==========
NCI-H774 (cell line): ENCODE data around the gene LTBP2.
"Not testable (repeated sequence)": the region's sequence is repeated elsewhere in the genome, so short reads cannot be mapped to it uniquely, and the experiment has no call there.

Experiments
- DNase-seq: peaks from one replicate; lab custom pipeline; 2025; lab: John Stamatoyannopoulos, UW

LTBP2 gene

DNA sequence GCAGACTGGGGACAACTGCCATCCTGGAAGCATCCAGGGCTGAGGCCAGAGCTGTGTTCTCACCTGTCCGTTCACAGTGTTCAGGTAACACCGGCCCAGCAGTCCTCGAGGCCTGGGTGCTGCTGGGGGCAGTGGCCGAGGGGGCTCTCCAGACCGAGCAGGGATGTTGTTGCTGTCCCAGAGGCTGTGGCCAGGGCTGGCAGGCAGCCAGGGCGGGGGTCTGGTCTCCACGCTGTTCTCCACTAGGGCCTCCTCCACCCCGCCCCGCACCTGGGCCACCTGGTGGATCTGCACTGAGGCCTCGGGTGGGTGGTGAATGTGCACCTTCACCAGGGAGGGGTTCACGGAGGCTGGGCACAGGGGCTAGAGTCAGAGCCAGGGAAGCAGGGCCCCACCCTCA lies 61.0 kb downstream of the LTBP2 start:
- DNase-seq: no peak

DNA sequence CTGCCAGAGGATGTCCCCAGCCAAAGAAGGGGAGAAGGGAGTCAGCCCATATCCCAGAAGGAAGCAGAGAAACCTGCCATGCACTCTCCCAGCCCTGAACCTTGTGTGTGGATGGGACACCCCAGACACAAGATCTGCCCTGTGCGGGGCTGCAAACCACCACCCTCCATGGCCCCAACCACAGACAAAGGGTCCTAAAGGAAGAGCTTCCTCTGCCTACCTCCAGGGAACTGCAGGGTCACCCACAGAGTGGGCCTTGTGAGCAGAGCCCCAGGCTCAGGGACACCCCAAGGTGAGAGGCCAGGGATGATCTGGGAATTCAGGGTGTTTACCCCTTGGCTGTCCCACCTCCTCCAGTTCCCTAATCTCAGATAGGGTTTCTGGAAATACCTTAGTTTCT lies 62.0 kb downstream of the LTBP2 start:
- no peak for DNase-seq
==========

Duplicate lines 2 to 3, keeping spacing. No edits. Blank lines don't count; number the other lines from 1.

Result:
"Not testable (repeated sequence)": the region's sequence is repeated elsewhere in the genome, so short reads cannot be mapped to it uniquely, and the experiment has no call there.

Experiments